Today’s bitca-and-moan

So in an attempt to impress a chick, I’m reading Ursula Le Guin’s A wizard of Earthsea. Now, you’d think a died-in-the-wool geek like myself would have read Le Guin a long time ago. But reading this, I’m reminded why I never did. I don’t like made-up fantasy worlds. This is why I could never get into Lord of the Rings, either.

The problem is, fantasy writers invent this “place” that isn’t Earth, or even historical Earth, with its own place-names, but there are humans in it, cats, dogs, oak trees, and other Earth species, and people are kings, pirates, peasants and run around saying “Aye!” and the world this writer has “invented” is basically medieval England or Scotland or whatnot except without the actual place-names.

It seems to me that if you’re going to make up a fantasy world of your own, you’d make it a little more “alien,” or stop pretending it isn’t just Earth. Maybe it’s my heavily left-brained nature, but *eesh*, when I read stuff like this or Tolkein, I’m constantly thrown out of willing suspension of disbelief by the question, “Where *is* Middle Earth, anyway?” At least with made-up alien planets in sci-fi, you can walk outside, point up, and say, “OK, the planet in this novel is out there somewhere, now let’s get back to the story.”

I’ve invented make-believe towns and cities in my own stories, because it’s easier to use my imagination than to keep researching a real town to get the details right (I know more about L.A. now because of TD and AtS6 than I ever knew growing up near it). But the thing is, I say explicitly in my story, “this is a fictional small town in California, USA, Earth.” Now let’s get on with the story-telling.

I suppose this is why I prefer fantasy stories like BtVS, Harry Potter, or Dresden Files that take place on Earth. Not because I need to be so “grounded”–gawd knows those stories are pretty “out there” metaphorically–but just ’cause I can’t get past my hang up about “where *is* this?”

That, and I have a kink for stories about a secret supernatural world existing on what is ostensibly our mundane Earth. It makes the mundane world I see outside my window seem just a little bit more magical.

57 thoughts on “Today’s bitca-and-moan

  1. That, and I have a kink for stories about a secret supernatural world existing on what is ostensibly our mundane Earth. It makes the mundane world I see outside my window seem just a little bit more magical.
    This genre is usually called Urban or Contemporary fantasy. Maybe Charles Delint or Emma Bull would be more your speed?

  2. Not all of them are, but many are. Delint writes a lot in a fictional town in Canada called Crowsea, and Emma Bull’s War for the Oaks is set in contemporary times. Nina Kiriki Hoffman, all of hers are contemporary, uhm, Robert Charles Wilson, he’s awesome.

  3. Yep, lots of science fiction fans can’t handle “straight” fantasy because it always takes place in a time period that feels like the middle ages. It has to. Seems to be an unwritten rule – if you are writing “straight” fantasy it must take place in a world with castles, horses, swords, and elves in a place that feels a lot like Europe during the Middle Ages. To be honest, never understood this or why all “straight” fantasy writers – a la, George RR Martin, Terry Brooks, Piers Anthony, Mercedes Lackey, Lois McMaster Bujold, Guy Gaverial Kay, Tolkien, CS Lewis, and Le Quinn’s Wizard of Earthsea – all write stories that have to be in a world that feels like it took place in Medieval times. My guess – is that they figure if there’s no technology, there will be lots of magic – and so you are more likely to have sword-fights and dragons. Also you don’t have to explain the magic. And…they all have a desire to write a book in medieval times but don’t want to research the time period or be stuck with what really happened back then. Read a few of them, read them all. After a while the genre gets old. Best? George RR Martin, Tolkine and Le Quinn. Tolkien basically did for straight fantasy what Herbert did for Sci-Fi.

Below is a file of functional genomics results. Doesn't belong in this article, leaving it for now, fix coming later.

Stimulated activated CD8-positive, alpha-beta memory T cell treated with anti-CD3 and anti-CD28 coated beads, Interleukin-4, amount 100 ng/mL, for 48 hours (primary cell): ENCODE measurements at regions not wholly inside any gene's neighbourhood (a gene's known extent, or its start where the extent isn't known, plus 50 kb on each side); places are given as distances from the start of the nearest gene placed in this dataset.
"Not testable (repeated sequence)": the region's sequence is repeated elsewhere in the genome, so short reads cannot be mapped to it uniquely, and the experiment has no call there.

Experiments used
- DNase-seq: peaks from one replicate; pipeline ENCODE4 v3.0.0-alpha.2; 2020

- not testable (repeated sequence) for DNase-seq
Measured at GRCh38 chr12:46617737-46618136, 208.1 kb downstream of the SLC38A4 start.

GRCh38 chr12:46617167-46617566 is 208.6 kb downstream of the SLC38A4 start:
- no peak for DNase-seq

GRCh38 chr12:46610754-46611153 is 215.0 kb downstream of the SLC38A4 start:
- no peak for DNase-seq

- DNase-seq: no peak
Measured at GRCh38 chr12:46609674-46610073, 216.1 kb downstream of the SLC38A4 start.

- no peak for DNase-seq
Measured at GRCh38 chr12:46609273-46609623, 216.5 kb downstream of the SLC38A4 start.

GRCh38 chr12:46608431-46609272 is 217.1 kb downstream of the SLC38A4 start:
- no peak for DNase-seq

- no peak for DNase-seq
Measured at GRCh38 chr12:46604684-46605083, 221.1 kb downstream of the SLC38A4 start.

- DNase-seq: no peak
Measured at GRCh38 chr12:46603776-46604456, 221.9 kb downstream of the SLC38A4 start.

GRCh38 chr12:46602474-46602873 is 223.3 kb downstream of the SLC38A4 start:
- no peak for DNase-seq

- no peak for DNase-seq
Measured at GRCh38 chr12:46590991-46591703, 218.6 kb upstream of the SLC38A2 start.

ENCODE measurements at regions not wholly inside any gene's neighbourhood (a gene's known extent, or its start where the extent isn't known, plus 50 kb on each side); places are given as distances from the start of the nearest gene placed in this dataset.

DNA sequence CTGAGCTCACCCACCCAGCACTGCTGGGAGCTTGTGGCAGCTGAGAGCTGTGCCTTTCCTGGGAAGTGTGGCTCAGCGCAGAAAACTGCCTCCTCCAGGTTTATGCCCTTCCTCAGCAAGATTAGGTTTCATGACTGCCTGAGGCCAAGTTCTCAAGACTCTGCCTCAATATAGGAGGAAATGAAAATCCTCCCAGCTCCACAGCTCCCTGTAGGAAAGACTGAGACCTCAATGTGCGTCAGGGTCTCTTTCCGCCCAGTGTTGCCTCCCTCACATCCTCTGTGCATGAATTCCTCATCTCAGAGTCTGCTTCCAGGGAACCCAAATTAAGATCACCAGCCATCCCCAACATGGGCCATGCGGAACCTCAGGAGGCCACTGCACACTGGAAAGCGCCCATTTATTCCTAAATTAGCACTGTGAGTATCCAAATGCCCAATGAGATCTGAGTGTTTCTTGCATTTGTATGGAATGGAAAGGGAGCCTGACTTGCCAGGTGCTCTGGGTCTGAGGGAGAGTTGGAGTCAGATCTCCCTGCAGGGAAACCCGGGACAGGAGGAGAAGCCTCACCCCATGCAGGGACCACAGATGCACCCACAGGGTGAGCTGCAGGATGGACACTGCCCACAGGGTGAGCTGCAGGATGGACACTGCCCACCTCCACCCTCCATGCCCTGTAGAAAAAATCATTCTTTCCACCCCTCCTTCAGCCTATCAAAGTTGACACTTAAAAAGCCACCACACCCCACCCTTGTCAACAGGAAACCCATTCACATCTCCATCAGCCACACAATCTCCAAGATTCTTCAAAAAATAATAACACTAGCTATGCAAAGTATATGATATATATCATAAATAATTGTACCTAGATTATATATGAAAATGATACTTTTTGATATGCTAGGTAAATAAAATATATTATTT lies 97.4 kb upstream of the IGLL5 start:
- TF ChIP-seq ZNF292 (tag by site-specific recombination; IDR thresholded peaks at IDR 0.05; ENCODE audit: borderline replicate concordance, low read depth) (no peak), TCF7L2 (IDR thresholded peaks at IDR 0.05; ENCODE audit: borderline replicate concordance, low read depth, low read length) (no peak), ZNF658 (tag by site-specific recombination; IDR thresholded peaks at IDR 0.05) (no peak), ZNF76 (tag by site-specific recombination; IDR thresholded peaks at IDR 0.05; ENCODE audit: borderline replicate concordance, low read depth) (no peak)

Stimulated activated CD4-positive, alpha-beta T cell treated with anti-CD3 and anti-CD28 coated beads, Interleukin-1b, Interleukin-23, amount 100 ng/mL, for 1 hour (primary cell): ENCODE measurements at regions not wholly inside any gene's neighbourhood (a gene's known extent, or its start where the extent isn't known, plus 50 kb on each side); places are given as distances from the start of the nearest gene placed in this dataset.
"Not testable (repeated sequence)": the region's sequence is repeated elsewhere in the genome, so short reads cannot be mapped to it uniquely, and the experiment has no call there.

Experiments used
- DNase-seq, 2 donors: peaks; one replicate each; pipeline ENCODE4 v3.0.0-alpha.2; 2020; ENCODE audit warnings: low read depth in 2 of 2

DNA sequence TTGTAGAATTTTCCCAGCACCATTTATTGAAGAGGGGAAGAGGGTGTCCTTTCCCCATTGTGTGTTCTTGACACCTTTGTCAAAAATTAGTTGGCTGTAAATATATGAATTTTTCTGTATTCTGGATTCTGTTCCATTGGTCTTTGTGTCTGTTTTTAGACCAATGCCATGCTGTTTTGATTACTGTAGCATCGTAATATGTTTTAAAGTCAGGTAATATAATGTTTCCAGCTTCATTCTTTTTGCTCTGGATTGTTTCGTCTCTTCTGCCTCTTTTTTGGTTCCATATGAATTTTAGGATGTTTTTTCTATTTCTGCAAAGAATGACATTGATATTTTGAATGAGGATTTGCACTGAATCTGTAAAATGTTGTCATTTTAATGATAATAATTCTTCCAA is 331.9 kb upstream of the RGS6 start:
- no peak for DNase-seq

Le Quinn has written non-fantasy novels that you might consider trying – such as “The Left Hand of Darkness” – which takes place on another planet and is science fiction. She really only wrote one fantasy piece – the YA series. On fantasy end? Try dark fantasy or urban fantasy authors such as : China Melville (who is really dark),
    Elizabeth Hand (fantasy-horror), Sherry S. Tepper (a tad on the feminist side, can feel preachy – also falls into Sci-Fi), Jonathan Carroll (also more horror), Kim Harrison (Dead Witch Walking series),
    Terry Prachett (sci-fantasy on the disc-world). John M. Ford – is another one who writes dark fantasy that involves elves, etc but more like the Dresden series, yet more literary.
    Straight Fantasy – elves, dwarves, wizards, and sword-play tends to take place in castles and medieval times – also is the easiest to find because on the best-seller lists. That’s what most people think of when they think fantasy.

  4. I have no problem with it taking place in a Medieval Earth setting. I just wish they didn’t make up a fake place and pretend it’s not Earth if they have Earth species populating it and the humans follow Medieval Earth cultural norms. It feels lazy.

  5. lazy, interesting. See i wouldn’t call it that then again I write the kind of fantasy you’re railing against. I think a lot of it is convention and sometimes you can’t step outside of that (literally, there are unspoken and sometimes spoken rules about what genre publishers will and will not accept). Sometimes there is a risk of too many unfamiliar things that will leave the reader flailing around with nothing to connect to. I write the fantasy at various levels, some you could call ‘medieval’ some closer to the 1700’s and some even in the 1920’s. But it’s not earth. It doesn’t have earth history or earth culture or geography.
    However, considering that parallel and coevolution happen in this world with very similiar species arising in landmasses that haven’t been connected since long before the organisms began to evolve and current scientific theories hold that similar biomes will be populated by similar species why shouldn’t dogs and cats and horses evolve in a non-earth setting if the ecosystems are similar?

  6. Well, if it’s parallel and co-evolutionary, why not *say* it’s just taking place on another planet? Or an alternate universe? All I want is for them to give me a general location I can anchor it to. It doesn’t have to be very specific. My problem with this genre is they just say “there’s this place, Earthsea, Middle Earth (or whatever)” but they don’t give me any other clues as to where it might be relative to where I am, and that makes it hard for *me* to get my bearings.